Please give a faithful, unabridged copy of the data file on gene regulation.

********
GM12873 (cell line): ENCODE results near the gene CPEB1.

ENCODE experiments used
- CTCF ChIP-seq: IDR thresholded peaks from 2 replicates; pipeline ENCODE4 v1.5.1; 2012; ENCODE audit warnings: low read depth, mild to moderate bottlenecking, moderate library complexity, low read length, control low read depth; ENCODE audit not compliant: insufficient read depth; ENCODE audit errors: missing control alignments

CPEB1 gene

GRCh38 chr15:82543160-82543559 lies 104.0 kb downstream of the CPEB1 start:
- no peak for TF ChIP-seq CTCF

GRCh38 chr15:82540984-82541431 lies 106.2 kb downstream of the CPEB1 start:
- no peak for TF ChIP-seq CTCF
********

GM12873 (cell line): ENCODE results near the gene CPEB1.

ENCODE experiments used
- CTCF ChIP-seq: IDR thresholded peaks from 2 replicates; pipeline ENCODE4 v1.5.1; 2012; ENCODE audit warnings: low read depth, mild to moderate bottlenecking, moderate library complexity, low read length, control low read depth; ENCODE audit not compliant: insufficient read depth; ENCODE audit errors: missing control alignments

CPEB1 gene

GRCh38 chr15:82543160-82543559 lies 104.0 kb downstream of the CPEB1 start:
- no peak for TF ChIP-seq CTCF

GRCh38 chr15:82540984-82541431 lies 106.2 kb downstream of the CPEB1 start:
- no peak for TF ChIP-seq CTCF